Digital Single Market – Commission at crossroads in development of digital health

The scope of the European Commission’s Digital Single Market (DSM) strategy is certainly ambitious: copyright, geo-blocking and online shopping are all covered, with the aim of helping consumers and businesses to realise the potential of the digital revolution.

Dig a little deeper, and you also find numerous references to digital health. This is a welcome move, after more than three years of inactivity since the publication of the eHealth Action Plan 2012-2020, the second roadmap to support the development of digital health (eHealth). But at the moment, the strategy is heavy on analysis of the problems, and light on solutions.

In its DSM strategy, launched by the Commission Vice President for the Digital Single Market, Andrus Ansip (pictured), and the Commissioner for the Digital Economy and Society, Günther Oettinger, the Commission reminds us that digital solutions can empower citizens to manage their health.

Connected watches, wearables and health devices have the potential to profoundly reshape our health systems. Health and care systems can improve their efficiency and cope with the increasing demands from an ageing population.

However, the development of eHealth systems differs between member states and the case for eHealth is still hard to make.

On health, the Commission acknowledges in the DSM strategy that it has a lot to do to create the right conditions for the uniform development of telemedicine. Electronic health systems are still too fragmented and EU-wide standards are still missing. Systems are too specific and national and uptake is limited – so businesses adopt a wait-and-see approach instead of investing.

The eHealth Network, a group created by the Commission to improve discussion among member states on issues such as interoperability, has not managed to push standardisation as far or as fast as expected. The Commission has funded several projects on the topic in its last two research programmes, but these were too small to have a significant impact on the development of eHealth networks.

Healthcare providers will be key to the development of digital health, according to the Digital Single Market strategy. However, the 2013 Commission study on Benchmarking Deployment of eHealth among general practitioners shows that doctors are sceptical about the benefits of eHealth.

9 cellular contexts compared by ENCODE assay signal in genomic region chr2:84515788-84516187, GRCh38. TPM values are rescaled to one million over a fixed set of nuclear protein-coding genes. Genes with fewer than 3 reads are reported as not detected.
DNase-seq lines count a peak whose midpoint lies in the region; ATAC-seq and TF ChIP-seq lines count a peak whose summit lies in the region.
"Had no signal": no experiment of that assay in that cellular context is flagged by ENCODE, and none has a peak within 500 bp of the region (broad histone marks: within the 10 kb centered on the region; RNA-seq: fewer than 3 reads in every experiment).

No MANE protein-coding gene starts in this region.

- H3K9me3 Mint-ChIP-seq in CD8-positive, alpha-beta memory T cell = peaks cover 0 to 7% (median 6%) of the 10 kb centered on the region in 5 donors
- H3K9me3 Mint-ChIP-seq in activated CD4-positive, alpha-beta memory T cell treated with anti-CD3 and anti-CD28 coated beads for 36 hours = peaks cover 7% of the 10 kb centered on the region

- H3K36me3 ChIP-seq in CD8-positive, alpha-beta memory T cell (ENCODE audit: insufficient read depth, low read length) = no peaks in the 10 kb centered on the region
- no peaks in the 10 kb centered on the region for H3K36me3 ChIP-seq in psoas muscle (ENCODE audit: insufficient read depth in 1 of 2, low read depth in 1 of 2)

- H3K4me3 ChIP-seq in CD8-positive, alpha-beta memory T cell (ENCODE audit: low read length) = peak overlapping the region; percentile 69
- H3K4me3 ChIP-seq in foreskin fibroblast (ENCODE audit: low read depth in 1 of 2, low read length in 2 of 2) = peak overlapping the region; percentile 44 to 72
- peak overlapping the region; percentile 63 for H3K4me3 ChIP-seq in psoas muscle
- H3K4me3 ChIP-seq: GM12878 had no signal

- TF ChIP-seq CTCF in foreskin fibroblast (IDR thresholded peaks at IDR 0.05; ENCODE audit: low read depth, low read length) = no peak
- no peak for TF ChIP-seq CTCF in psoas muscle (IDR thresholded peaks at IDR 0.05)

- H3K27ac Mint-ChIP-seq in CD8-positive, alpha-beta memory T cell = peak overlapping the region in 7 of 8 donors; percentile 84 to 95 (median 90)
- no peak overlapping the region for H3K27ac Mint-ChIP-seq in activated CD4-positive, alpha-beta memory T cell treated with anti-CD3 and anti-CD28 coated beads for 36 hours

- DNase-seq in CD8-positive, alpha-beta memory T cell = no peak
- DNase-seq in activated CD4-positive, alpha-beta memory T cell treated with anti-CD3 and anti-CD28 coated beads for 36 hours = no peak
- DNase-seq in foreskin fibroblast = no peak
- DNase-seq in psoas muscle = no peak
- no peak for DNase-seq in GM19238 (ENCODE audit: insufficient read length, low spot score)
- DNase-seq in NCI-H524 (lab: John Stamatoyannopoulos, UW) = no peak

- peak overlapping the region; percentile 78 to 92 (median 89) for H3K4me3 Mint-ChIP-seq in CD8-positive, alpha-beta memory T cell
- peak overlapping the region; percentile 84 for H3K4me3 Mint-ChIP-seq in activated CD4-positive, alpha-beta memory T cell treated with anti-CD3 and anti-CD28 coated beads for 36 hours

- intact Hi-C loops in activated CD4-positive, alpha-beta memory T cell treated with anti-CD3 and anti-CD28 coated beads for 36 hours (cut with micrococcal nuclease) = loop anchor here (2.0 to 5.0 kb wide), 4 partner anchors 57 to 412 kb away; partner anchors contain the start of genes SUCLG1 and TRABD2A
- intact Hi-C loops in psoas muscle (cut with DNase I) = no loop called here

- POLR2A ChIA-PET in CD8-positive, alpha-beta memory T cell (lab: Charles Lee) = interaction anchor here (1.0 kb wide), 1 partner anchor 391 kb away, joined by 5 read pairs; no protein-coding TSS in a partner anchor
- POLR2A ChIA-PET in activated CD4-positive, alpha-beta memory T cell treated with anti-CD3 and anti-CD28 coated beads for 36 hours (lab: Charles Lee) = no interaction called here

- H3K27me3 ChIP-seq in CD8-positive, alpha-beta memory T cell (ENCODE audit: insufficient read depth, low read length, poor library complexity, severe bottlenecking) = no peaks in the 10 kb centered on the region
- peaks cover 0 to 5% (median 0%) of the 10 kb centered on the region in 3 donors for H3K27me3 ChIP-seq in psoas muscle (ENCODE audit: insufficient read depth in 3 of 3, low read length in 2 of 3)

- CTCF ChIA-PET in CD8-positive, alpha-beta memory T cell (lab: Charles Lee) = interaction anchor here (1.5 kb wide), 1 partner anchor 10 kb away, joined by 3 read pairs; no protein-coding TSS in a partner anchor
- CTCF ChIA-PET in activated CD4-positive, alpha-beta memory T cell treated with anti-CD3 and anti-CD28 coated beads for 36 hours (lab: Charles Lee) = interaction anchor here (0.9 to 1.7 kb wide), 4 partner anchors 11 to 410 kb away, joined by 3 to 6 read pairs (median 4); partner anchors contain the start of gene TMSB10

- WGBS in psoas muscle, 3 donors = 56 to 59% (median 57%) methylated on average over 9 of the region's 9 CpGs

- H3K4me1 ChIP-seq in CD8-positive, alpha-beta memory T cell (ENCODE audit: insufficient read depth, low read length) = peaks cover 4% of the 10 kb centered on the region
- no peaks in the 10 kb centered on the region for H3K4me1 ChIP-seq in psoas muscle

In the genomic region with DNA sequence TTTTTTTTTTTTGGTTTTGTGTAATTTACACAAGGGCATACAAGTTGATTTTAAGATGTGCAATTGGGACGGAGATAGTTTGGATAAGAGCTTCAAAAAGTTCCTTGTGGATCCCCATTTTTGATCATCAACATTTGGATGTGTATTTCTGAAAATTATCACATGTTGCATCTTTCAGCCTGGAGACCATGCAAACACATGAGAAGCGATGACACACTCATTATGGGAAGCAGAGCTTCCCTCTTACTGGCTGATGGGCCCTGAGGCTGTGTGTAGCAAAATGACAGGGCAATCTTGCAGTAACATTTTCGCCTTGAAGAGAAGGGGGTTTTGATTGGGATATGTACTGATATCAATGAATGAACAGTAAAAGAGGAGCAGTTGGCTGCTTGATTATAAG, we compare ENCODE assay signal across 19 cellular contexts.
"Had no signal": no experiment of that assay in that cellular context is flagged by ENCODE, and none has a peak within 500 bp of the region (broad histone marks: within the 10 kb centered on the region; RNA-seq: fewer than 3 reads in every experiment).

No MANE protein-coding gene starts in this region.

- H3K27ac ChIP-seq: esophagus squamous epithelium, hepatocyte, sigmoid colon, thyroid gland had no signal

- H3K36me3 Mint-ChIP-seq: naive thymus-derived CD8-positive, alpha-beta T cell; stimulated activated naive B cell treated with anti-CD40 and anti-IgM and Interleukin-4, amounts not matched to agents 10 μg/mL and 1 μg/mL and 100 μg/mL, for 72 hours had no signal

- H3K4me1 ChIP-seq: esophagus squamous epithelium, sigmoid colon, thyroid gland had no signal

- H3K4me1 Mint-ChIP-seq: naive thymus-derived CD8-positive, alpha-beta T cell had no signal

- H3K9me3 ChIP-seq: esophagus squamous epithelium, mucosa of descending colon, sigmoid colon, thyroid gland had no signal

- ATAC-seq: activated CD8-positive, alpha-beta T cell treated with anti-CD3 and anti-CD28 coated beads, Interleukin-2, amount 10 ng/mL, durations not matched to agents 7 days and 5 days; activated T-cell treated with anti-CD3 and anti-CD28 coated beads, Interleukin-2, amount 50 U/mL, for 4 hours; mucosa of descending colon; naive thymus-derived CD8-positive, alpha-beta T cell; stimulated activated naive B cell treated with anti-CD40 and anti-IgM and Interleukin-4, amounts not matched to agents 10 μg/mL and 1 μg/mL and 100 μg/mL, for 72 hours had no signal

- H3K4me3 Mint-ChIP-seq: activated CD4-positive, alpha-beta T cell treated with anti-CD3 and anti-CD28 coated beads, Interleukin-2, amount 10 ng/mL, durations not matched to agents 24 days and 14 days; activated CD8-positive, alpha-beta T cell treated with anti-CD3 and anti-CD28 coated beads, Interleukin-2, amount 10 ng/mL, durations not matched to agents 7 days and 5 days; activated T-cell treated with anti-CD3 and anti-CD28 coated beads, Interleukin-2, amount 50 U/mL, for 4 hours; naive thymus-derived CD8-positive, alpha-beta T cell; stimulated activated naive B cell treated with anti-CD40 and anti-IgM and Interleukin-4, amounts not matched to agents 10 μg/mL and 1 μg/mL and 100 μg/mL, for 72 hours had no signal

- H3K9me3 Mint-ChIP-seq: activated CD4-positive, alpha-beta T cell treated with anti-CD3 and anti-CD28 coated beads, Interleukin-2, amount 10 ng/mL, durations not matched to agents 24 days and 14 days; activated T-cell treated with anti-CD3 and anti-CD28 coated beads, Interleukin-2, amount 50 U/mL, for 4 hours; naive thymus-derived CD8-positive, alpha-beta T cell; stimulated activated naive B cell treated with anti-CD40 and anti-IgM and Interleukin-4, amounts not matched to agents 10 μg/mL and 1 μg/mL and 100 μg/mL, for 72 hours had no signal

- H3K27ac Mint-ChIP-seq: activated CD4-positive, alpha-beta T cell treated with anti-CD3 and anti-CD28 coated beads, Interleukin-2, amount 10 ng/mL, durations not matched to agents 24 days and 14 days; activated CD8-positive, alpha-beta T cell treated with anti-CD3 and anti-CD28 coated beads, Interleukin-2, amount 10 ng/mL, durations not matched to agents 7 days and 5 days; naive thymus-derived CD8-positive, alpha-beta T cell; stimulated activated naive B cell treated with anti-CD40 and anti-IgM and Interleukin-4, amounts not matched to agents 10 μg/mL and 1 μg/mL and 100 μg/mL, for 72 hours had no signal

The DSM strategy also focuses on the future framework for data protection. Flexible rules to share health data could support health research as well as research into personalised treatments, with models based on real-life studies. But the protection of personal information is highly sensitive across Europe. Consensus is hard to find.

Major impediments to the development of digital health also lie beyond these technical issues.

The EU has limited powers regarding the organisation of member states’ health systems. In general, the Commission recommends, but member states decide.

In addition, digital health requires financial investment – something that is all the more difficult in the current climate of deficits and sluggish (or non-existent) growth. Nevertheless, member states, the European Parliament and the Commission see eHealth as an opportunity to achieve savings in a time of pressure on health systems.

There is a significant industrial growth potential in this field, with the 2012 Action Plan noting that the global eHealth market could be worth US$27.3bn in 2016. Patients are more eager than ever to reap the benefits of cross-border healthcare and greater integration of mobile health (mHealth) applications with other digital appliances.

Despite the limitations encountered over recent years, the Commission still sees a digital future for health systems in Europe. In recent country-specific reports under the European Semester process, moves towards eHealth systems are strongly advocated as a means of delivering cost-effectiveness and growth. However, cautious governments might look to the United Kingdom’s failed €17bn National Health Service ‘Connecting for Health’ electronic records system and hesitate about large digital health projects.

Is digital health another of those areas where ambitions fail to be matched by practical implementation; where the fragmentation of Europe appears too difficult to overcome?

The answer to that question is likely to depend upon the ambitions of Ansip and Oettinger (pictured).

Ansip, an Estonian, knows well the potential benefits of digital solutions for government, but can he overcome the barriers which prevent such solutions from being realised on a much larger scale, across Europe and for the benefit of all Europeans?

 

Words  Thomas Kanga-Tona
Photos  (c) European Union 2015; Wikimedia Commons – Intel Free Press

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